Monday, May 2, 2011

Self-control and pressure

"The way you see people is the way you treat them and the way you treat them is what they become." - Johann Wolfgang von Goethe.  I agree that this is very often the case.  However, I would add to the quote by Goethe: "...unless they know how to stay centered and lovingly detached by applying constructive, conscious self-control."

People have enormous influence over one another, on conscious and unconscious levels.  It says this about self-control in Wikipedia:

"Self-control is directly related to the pressure an individual may face.
  • Good Pressure: When an individual is in a competitive, yet non-judgemental and non-prejudicial environment, the individual may want to be like those around them. An individual may become motivated and inspired and gain self-control.
  • Bad Pressure: When an individual is in a judgemental and prejudicial environment and there is no competition, an individual may become depressed and unmotivated, losing self-control.
  • No Pressure: When an individual is free and there is no competition, and can do what one may feel, self-control is based on how an individual may feel. Since there are no other individuals to compare, an individual may be less motivated or more motivated depending on the urgency of whatever they are doing."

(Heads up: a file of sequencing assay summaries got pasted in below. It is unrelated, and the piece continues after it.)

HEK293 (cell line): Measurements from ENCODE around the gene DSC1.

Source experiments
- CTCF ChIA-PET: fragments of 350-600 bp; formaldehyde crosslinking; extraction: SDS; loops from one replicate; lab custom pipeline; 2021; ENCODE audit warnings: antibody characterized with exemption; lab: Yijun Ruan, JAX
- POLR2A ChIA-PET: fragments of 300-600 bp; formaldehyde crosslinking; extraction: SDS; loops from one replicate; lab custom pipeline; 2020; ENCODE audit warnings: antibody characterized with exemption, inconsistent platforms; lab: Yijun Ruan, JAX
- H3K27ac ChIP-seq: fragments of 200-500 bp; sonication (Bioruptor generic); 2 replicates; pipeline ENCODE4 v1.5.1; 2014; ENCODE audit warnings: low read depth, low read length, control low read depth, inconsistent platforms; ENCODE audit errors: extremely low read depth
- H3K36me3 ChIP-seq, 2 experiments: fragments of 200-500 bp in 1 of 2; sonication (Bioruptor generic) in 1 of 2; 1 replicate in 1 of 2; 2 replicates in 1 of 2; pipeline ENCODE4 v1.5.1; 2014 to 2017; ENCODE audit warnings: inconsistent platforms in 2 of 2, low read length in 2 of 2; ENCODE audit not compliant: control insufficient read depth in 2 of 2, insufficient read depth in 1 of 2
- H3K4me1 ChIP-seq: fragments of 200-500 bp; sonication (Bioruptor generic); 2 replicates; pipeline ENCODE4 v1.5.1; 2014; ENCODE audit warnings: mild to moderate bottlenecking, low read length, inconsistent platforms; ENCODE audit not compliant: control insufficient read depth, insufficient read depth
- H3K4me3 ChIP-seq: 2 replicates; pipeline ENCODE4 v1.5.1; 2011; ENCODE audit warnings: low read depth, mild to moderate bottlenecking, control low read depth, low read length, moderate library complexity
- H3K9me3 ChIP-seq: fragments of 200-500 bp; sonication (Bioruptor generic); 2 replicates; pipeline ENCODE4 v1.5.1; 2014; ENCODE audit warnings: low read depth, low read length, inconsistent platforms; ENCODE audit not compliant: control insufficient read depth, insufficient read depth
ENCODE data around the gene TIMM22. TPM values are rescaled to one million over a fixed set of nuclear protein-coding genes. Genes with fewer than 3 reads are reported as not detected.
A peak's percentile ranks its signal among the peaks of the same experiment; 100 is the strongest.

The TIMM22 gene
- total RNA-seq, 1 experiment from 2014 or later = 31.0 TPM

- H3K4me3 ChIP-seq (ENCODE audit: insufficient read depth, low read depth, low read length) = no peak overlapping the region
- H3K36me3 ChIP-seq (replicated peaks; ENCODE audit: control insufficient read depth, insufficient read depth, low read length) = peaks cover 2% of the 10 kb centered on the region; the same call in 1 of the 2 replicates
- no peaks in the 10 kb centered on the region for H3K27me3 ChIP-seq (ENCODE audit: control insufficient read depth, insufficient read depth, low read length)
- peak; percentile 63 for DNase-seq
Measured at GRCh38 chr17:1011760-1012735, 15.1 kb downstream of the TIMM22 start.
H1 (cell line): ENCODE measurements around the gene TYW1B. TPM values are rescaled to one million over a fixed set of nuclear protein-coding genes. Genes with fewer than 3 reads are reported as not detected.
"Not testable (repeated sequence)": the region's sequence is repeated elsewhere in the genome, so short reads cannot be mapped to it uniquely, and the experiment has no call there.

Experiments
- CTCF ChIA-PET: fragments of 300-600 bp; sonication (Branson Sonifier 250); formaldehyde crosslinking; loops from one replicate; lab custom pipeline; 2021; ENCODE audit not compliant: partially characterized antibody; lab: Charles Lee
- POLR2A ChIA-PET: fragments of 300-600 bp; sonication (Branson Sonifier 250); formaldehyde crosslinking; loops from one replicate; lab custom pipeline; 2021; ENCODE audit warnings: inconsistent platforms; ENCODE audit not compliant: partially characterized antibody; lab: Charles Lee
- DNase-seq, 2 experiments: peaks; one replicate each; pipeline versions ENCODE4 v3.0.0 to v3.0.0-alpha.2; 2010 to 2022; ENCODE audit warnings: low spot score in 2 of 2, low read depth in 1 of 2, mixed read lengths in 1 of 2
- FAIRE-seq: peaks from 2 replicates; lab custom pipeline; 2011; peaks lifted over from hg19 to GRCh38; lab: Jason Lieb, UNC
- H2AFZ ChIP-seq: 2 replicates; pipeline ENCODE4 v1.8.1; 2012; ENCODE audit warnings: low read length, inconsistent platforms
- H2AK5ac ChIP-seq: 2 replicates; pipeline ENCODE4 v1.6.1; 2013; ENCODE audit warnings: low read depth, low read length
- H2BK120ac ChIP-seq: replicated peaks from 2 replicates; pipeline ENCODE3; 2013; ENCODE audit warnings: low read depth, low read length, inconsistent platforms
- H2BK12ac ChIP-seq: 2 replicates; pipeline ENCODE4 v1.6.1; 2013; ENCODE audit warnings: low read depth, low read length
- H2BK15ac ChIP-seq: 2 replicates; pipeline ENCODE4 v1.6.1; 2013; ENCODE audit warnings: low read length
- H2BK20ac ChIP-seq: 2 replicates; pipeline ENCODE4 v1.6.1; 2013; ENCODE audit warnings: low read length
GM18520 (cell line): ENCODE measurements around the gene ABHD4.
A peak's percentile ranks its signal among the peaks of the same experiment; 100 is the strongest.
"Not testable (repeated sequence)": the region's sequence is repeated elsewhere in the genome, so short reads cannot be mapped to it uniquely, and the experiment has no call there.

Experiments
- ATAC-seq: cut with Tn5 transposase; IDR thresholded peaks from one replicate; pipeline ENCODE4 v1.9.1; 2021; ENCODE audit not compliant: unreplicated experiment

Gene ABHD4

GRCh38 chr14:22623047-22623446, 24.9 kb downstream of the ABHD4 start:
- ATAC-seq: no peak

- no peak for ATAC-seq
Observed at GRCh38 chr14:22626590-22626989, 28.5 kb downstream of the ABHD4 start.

I would argue with the "no pressure" quote above.  True self-control is NOT based on how an individual feels; it is based on how the individual thinks.  I believe that true self-control happens in spite of how a person feels.  

Self-control may indeed be related to the pressure facing us, but it is entirely independent of that pressure.  Otherwise, we are speaking of something other than self-control.   Real self-control may very well increase in response to so-called "bad pressure."

Our feelings may fall into the category of "pressure" facing us.  What Alexander would call a "stimulus".   Let us learn to respond to them with constructive, conscious self-control.

Most importantly, let us realize that it takes enormous courage to develop the level of self-control needed to constantly, over and over, let go of our old ways...of trying to control.

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